ARCHIVED - Decision CRTC 2001-628

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Decision CRTC 2001-628

Ottawa, 4 October 2001

Newcap Inc.
Ottawa, Ontario and Hull, Quebec

22 May 2001 Public Hearing
National Capital Region

New FM dance station for Ottawa/Hull

At a public hearing in the National Capital Region, the Commission considered eleven applications for FM stations to serve the Ottawa/Hull area. In this and other decisions published today, the Commission has approved a total of four applications for new FM stations: one English-language dance music station, one that will have an Aboriginal focus, a multicultural station, and an application for a French-language classical music service. The Commission's overall approach to the competitive applications for new radio stations to serve Ottawa/Hull is discussed in Public Notice CRTC 2001-105 issued today.


The Commission approves the application by Newcap Inc. (Newcap) for a broadcasting licence for an English-language FM radio programming undertaking at Ottawa/Hull. As proposed, the new FM station will operate on the frequency 89.9 MHz (channel 210C1) with an effective radiated power of 27,000 watts. The licence, when issued to Newcap, will be subject to the terms and conditions set out in the appendix to this decision, as well as those in the licence to be issued.


Newcap is the licensee of a number of radio stations serving communities in Newfoundland, Prince Edward Island, Nova Scotia, Ontario and Alberta. Newcap's parent company, Newfoundland Capital Corporation, which is controlled by Harry R. Steele, owns a number of weekly community newspapers in Newfoundland.

The new station


The new station, to be known as "The Planet", will offer a Dance music format aimed at an audience in the 18-44 age range, with a particularly strong interest from those aged 25-34. The applicant stated that the musical focus of the new station will be "very cutting edge, very new music", and described the Dance music to be played as "a diverse blend of European pop, urban, world beat rhythms and Latin music."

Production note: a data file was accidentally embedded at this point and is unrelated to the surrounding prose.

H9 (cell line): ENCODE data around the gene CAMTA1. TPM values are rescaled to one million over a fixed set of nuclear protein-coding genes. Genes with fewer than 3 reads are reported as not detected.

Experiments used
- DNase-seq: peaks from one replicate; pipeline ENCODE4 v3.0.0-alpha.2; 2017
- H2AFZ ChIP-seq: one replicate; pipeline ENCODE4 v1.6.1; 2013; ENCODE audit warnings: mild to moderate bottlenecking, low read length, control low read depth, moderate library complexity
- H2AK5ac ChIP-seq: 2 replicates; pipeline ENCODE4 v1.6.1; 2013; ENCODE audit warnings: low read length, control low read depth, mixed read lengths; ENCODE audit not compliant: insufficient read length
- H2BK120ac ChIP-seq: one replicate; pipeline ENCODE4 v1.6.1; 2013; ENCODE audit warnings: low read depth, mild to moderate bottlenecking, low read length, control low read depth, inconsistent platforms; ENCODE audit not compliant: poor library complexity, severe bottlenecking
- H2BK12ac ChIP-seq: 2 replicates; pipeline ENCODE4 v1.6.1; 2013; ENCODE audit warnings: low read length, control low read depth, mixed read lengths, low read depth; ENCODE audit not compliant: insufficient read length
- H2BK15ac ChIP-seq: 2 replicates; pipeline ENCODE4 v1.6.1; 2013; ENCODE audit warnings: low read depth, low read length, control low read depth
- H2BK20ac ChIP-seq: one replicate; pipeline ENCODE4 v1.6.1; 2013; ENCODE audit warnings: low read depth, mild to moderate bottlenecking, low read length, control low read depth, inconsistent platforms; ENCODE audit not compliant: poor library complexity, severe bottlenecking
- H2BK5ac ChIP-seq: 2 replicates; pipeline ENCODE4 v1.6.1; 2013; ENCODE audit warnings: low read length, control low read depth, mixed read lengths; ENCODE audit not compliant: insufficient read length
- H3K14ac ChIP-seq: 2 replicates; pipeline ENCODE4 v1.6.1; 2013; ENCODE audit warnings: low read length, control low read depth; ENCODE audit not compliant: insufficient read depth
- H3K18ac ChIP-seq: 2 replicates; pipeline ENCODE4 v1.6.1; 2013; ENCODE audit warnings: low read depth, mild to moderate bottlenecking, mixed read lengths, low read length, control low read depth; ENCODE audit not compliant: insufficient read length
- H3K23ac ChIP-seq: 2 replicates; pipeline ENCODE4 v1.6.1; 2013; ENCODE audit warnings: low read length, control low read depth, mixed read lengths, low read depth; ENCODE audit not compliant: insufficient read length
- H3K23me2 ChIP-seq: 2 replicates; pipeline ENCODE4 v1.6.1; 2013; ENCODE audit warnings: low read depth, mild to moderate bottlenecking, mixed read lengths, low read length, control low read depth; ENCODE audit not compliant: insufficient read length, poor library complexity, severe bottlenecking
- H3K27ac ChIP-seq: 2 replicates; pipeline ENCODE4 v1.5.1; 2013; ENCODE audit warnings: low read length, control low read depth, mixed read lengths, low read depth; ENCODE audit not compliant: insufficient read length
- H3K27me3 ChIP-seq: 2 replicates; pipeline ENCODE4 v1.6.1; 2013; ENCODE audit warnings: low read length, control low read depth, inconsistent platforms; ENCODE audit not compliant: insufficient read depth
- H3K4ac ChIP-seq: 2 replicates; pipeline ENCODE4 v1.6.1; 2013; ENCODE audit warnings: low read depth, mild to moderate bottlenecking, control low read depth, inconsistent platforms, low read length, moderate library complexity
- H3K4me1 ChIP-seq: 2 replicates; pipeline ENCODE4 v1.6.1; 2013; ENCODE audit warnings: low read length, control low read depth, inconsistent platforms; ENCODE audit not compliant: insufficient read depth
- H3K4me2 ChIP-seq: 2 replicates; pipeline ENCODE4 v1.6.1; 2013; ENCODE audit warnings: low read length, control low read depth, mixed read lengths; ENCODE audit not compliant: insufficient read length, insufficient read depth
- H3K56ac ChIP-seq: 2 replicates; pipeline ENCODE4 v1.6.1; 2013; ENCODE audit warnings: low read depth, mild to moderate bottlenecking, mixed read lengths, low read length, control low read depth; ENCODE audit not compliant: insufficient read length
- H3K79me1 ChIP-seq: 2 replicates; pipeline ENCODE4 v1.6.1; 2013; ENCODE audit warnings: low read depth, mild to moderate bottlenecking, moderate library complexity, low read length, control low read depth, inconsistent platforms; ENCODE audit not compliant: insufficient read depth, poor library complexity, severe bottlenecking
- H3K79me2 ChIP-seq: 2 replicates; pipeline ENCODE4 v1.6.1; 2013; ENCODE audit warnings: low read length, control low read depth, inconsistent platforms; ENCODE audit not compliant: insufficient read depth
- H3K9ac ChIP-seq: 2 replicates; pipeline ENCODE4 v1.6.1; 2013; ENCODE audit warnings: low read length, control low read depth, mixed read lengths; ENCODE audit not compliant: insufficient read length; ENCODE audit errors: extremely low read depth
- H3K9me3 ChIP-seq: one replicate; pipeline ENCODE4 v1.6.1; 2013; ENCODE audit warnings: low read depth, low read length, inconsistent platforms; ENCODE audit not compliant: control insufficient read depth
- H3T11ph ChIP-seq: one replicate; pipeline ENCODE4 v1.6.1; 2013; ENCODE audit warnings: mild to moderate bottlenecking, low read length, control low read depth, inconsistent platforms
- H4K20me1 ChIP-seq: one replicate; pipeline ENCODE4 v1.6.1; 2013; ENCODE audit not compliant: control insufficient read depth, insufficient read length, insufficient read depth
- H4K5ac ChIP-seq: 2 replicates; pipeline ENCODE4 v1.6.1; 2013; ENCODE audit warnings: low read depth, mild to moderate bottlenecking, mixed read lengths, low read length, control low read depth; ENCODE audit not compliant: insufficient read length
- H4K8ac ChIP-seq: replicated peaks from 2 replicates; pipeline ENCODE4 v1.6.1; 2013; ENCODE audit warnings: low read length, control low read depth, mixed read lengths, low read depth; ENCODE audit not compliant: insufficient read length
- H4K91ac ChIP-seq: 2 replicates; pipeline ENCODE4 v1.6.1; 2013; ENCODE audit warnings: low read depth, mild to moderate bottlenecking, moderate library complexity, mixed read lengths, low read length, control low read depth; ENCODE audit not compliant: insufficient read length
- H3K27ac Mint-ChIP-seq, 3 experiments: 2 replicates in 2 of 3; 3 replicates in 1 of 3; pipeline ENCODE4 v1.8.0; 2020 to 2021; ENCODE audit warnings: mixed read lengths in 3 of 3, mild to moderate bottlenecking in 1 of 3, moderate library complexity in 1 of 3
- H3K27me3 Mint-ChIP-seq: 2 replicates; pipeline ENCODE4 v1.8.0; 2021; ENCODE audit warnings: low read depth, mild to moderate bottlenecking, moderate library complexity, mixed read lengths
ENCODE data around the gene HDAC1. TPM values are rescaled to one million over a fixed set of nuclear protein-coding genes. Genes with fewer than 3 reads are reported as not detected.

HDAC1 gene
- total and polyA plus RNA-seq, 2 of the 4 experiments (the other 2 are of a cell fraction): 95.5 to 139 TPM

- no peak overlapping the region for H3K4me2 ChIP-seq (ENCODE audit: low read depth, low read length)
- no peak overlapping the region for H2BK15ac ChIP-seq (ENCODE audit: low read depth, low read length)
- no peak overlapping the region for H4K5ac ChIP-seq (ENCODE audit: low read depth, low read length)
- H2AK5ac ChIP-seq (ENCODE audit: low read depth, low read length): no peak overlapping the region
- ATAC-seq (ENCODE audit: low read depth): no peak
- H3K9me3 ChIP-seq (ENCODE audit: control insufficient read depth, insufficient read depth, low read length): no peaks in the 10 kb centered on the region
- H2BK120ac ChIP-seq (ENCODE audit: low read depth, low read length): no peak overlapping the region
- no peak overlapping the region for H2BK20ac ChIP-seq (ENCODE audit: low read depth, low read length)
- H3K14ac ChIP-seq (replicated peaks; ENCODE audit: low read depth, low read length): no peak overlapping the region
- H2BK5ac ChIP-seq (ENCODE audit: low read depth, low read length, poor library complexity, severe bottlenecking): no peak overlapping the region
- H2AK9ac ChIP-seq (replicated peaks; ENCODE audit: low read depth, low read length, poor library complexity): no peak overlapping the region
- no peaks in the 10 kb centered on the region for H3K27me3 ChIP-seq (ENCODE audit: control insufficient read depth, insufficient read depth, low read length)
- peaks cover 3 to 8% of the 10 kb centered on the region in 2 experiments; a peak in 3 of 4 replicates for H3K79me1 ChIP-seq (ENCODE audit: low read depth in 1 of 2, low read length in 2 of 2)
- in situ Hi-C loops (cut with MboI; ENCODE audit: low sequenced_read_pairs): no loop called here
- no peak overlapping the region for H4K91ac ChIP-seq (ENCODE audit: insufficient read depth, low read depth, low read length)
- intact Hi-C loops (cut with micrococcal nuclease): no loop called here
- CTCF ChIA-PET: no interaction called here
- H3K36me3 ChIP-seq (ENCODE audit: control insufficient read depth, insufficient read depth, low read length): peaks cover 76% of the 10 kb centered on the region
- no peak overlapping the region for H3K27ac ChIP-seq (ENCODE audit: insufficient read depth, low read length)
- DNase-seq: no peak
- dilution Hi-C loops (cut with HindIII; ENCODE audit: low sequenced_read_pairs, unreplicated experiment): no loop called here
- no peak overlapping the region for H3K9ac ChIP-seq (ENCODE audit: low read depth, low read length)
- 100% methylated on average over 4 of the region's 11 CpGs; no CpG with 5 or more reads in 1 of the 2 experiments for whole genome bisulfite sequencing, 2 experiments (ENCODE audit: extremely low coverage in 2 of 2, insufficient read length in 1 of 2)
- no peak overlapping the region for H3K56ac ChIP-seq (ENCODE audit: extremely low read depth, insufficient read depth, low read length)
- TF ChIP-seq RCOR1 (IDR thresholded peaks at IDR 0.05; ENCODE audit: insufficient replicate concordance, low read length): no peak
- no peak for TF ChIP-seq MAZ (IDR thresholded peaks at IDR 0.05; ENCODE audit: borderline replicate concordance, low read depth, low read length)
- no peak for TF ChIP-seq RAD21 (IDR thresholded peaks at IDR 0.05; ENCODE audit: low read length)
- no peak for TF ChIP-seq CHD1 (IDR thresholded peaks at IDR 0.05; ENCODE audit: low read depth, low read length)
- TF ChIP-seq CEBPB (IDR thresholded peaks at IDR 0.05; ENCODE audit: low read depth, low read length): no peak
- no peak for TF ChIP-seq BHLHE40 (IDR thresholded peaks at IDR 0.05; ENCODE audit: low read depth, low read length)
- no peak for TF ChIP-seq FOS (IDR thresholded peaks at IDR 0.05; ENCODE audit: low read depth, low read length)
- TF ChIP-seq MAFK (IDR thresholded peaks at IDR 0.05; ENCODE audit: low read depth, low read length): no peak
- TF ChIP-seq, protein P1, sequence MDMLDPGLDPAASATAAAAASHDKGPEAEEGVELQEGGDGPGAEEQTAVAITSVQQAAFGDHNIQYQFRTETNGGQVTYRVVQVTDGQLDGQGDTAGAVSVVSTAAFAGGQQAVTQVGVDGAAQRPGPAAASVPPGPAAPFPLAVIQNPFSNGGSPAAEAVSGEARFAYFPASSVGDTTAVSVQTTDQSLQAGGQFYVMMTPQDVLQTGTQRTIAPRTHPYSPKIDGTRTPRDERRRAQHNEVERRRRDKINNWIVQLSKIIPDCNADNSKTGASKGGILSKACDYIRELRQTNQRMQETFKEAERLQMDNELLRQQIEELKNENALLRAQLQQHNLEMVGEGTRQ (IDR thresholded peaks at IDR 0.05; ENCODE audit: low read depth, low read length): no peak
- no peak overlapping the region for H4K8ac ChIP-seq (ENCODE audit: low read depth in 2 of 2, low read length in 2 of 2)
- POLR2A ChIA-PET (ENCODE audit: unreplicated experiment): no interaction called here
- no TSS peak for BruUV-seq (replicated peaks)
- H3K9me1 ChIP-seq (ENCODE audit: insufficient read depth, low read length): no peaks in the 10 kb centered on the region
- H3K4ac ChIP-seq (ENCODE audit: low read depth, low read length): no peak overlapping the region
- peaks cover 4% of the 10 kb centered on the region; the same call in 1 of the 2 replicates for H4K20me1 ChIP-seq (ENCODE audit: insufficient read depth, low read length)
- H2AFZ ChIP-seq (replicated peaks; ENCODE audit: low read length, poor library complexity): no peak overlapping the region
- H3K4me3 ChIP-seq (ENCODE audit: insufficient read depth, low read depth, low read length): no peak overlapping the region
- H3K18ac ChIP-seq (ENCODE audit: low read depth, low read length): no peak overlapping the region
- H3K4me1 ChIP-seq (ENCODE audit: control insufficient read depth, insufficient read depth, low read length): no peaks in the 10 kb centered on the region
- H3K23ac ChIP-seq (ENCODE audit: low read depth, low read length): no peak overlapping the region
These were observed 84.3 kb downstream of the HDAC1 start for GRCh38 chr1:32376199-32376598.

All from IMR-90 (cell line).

Also according to the applicant, the station's music will be accompanied by spoken word programming that will appeal to a diverse, multicultural, professional and educated audience that is very aware of and interested in the world around it.

Assessing the applications


The Commission assesses all applications for new radio stations by taking into account the objectives set out in the Broadcasting Act (the Act), the public interest and the various policies that it has established.


In recent decisions involving competing commercial radio applications, the Commission has identified four main factors as being relevant to its evaluation of such applications. While their relative importance may vary according to the specific circumstances of the market, these factors are: the likely impact of a new entrant or entrants upon existing licensees; the competitive state of the market; implications with respect to the diversity of editorial voices in the market; and the quality of the individual applications.

Impact of a new entrant


The Commission generally seeks to assure itself that the competitive impact of a new entrant to a radio market will not impinge unduly on the ability of existing stations to meet their programming responsibilities under the Act. Otherwise, the Commission's predisposition lies clearly in favour of increased competition and diversity, and the improvements in the overall quality of available services that these promote.


The Ottawa/Hull radio market is performing well, with its stations having achieved higher than average profits before interest and taxes (PBIT) since 1998. In 2000, the average Ottawa/Hull PBIT was 20%. Projections are that future increases in advertising revenues should enable the market to absorb an additional English-language commercial station without undue impact on existing stations. The Commission is therefore convinced that the Ottawa/Hull market can support the new station licensed in this decision.